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Sexuality in African popular arts, literature and culture: the past, the present and the future 
Ifeyinwa Okolo (Federal University Lokoja)
Mary Nkechi Okadigwe (Nnamdi Azikiwe University)
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Language and Literature (x) Gender, Sexuality & Intersectionality (y)
Philosophikum, S92
Saturday 3 June, -, -
Time zone: Europe/Berlin

Short Abstract:

This panel seeks contributions that discuss the dimensions of sex and sexualities in African popular arts, literature and culture, from historical points of view and projections for the future.

Long Abstract:

African cultural productions have been on the increase in diverse mediums ranging from oral through written to digital formats. In all its expressions, there are codifications of sex and sexuality peculiarities in novels, theatre, cartoons, video films, as well as social media self performances. Historically liberal in its cultural considerations of sex and sexuality, Africa has, with the incursion of the Abrahamic religions become conservative and rigid. However, in recent times, the continent has seen multiple forms of tolerance and inclusiveness in sex and sexuality expressions within artistic creations. For instance, Nollywood is increasingly seeing LGBTQ movies in recent times - from Veil of Silence (2014) to the more recent Ife (2020) - despite the fact that same-sex relations is still criminalized in Nigeria. Literary works of various genres explore sexual inclusiveness. There are also several social media content creators across the continent who express their orientations, especially crossdressers and transgender folks, in ways aimed at breaking taboos and stigma around sex and certain kinds of sexualities irrespective of the homophobic tendencies of their governments. Against this backdrop, this panel seeks papers that discuss sex and sexuality in African cultural creations within different artistic genres with a view to x-raying ways in which African artists circumvent existing bottlenecks, envisage a more tolerant future for their communities, and also break negative views about people with non-heterosexual affiliations as well as transgender peoples.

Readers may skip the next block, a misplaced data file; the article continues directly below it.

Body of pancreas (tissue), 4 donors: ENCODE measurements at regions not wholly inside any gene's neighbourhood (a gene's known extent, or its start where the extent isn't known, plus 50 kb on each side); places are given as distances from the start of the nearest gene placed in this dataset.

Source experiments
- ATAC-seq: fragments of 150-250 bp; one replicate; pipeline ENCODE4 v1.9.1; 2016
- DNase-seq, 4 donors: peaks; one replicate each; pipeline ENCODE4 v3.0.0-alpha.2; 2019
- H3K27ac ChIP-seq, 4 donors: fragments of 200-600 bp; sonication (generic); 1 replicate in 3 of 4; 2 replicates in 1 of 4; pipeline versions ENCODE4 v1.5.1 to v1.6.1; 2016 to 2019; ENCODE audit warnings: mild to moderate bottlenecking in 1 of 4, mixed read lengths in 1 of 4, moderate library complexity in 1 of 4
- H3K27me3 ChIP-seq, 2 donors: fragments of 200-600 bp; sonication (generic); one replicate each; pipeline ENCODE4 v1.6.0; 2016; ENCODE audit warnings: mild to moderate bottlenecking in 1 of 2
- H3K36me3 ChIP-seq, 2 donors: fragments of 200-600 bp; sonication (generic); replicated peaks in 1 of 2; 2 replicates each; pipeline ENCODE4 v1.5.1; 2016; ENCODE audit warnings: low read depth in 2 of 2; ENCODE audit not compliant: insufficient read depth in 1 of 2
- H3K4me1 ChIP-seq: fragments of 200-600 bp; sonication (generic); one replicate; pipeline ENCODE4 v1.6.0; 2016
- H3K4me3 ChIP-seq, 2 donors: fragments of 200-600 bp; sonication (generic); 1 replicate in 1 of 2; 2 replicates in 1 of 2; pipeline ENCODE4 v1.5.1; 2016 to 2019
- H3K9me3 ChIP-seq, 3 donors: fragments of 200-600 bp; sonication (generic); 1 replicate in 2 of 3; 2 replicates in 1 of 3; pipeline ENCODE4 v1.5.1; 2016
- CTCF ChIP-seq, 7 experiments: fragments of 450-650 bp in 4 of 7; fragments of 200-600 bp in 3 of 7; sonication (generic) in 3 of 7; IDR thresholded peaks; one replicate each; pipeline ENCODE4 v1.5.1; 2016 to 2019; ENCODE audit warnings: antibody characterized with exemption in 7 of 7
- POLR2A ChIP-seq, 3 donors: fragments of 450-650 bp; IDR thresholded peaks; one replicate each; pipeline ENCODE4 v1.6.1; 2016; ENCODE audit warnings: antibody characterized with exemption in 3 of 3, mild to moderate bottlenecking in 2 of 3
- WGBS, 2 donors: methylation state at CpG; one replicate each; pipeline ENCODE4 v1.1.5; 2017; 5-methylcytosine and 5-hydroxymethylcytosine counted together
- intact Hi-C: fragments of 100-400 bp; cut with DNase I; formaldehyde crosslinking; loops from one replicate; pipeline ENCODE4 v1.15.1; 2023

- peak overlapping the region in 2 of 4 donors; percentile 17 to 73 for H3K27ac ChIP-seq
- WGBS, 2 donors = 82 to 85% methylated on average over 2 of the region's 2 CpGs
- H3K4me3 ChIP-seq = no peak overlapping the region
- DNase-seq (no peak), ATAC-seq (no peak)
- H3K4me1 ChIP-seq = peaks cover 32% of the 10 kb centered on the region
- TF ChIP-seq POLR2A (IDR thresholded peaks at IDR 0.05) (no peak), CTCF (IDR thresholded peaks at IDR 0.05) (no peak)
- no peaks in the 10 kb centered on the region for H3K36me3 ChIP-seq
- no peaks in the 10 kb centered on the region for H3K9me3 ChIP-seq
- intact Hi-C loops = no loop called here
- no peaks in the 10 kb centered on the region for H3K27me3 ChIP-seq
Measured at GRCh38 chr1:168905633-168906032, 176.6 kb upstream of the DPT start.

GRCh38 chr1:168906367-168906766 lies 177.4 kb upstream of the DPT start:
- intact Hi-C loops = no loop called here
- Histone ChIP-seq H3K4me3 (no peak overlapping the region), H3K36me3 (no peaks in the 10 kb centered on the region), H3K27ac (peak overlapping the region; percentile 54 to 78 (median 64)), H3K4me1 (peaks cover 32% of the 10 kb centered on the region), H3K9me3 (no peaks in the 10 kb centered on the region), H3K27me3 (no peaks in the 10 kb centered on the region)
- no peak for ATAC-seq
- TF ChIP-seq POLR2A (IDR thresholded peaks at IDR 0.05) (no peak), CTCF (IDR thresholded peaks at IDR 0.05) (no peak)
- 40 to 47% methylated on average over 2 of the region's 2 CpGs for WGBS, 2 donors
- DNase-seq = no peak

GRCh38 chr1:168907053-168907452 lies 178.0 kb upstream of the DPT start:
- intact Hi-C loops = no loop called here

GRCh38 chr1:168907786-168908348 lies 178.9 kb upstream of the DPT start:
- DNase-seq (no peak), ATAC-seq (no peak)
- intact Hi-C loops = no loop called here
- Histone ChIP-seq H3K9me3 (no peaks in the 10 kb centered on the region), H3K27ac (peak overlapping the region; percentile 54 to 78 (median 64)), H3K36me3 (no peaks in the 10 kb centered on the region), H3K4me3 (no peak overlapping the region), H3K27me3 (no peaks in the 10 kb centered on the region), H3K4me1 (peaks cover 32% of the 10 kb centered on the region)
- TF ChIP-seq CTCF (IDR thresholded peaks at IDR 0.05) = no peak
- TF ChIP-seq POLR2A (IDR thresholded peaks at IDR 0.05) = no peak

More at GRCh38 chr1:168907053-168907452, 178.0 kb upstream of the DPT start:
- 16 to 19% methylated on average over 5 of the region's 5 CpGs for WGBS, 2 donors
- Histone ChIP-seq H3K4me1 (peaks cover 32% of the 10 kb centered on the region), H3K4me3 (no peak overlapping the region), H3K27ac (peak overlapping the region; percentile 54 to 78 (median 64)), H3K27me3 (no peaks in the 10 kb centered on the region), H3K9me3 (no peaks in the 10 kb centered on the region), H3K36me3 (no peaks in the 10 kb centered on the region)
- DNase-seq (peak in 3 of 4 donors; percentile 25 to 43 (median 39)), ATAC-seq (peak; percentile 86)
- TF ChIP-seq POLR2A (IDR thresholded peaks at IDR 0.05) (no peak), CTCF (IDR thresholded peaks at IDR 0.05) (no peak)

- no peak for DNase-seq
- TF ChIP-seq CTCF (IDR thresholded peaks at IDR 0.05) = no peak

Accepted papers:

Session 1 Saturday 3 June, 2023, -
Session 2 Saturday 3 June, 2023, -